The United Nations Millennium Development Goals have managed to lift 1 billion people out of extreme poverty, according to a UN report released last month, which assessed the effectiveness of the 15-year strategy.
Initiated in the year 2000, the eight goals ranged from halving extreme poverty rates to halting the spread of HIV/AIDS, and providing universal primary education.
The report stated that the proportion of people in the developing world living on less than $1.25 a day dropped from nearly 50 percent in 1990 to 14 percent in 2015.
Other gains included reducing the under-five mortality rate, which declined by more than half, and curbing the spread of new HIV infections, which fell by approximately 40 percent between 2000 and 2013.
UN Secretary General Ban Ki-moon applauded the success of the goals. “Following profound and consistent gains, we now know that extreme poverty can be eradicated within one more generation,” he said. Yet he also acknowledged the remaining shortfalls. “For all the remarkable gains, I am keenly aware that inequalities persist and that progress has been uneven.”
Some of the shortfalls noted in the report include the persistence of gender inequality and the prevalence of large gaps between the poorest and richest households, and between rural and urban areas. According to the report, approximately 800 million people still live in extreme poverty and almost half of global workers are still working in vulnerable conditions.
Conflicts were identified by the report as the biggest threat to human development, with fragile and conflict-affected countries experiencing the highest poverty rates. This was noted as a significant issue for Western Asia, the region outlined in the report, which encompasses much of the Middle East.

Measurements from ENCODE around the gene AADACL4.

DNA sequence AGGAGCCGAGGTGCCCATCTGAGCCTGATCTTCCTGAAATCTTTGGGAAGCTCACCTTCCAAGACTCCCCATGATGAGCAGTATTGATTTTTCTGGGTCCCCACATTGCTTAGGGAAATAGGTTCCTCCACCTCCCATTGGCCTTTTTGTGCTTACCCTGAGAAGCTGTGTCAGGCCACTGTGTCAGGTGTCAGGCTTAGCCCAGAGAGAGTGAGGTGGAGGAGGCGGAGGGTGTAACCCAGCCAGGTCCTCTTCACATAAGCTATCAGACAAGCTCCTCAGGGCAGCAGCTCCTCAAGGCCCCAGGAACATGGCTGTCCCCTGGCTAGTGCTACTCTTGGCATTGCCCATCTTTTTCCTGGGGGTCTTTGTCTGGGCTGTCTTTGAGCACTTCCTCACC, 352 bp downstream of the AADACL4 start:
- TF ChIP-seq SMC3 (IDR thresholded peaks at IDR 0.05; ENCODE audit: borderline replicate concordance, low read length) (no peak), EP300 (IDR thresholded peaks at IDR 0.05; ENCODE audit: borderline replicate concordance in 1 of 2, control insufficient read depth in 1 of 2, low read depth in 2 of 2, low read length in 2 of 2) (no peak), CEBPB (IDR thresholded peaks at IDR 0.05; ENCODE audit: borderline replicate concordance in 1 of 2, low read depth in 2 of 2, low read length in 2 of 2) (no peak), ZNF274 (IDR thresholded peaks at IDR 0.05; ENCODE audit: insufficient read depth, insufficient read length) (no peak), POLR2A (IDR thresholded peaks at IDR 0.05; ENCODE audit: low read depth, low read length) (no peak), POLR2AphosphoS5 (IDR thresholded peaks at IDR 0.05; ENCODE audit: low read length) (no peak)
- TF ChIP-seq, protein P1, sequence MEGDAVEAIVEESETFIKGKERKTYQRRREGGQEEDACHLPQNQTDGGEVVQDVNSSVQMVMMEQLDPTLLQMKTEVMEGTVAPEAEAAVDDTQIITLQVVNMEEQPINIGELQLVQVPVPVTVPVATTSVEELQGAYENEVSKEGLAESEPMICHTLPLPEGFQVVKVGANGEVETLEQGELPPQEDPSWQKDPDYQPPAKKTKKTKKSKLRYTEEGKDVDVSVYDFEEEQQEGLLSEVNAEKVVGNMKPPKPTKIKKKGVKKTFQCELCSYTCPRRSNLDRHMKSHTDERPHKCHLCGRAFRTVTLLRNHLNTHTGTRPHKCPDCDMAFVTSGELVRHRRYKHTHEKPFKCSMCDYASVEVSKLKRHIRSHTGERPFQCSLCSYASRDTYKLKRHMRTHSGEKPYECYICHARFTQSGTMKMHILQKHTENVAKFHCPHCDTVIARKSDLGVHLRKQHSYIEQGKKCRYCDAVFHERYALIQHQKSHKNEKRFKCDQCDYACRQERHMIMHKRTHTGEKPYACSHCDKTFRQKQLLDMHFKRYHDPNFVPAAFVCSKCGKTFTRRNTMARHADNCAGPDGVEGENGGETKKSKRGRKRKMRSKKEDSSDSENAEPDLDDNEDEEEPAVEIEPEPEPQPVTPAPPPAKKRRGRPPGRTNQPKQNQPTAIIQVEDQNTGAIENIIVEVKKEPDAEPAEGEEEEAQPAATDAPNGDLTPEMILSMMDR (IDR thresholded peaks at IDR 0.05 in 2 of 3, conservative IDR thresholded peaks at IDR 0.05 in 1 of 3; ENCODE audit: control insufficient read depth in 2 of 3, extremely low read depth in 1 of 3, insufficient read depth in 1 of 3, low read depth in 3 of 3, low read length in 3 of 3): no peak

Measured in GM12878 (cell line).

While Western Asia was reported to have achieved the target of halving the extreme poverty rate ahead of schedule, with the proportion of people living on less than $1.25 a day declining from 5.3 percent in 1990 to 1.5 percent in 2011, the extreme poverty rate in the region is expected to have increased between 2011 and 2015, from 1.5 percent to 2.6 percent.
On a positive note, Western Asia was reportedly the only developing region in which gender parity was reached in tertiary education. The net enrollment rate in primary education also saw improvements, growing from 86 percent in 2000 to 95 percent in 2015. However, the report noted that the ongoing conflict in Syria has had a devastating impact on education, with data from the Syrian Ministry of Education indicating that enrollment rates fell by 34 percentage points for grades one to 12 in the school year ending in 2013.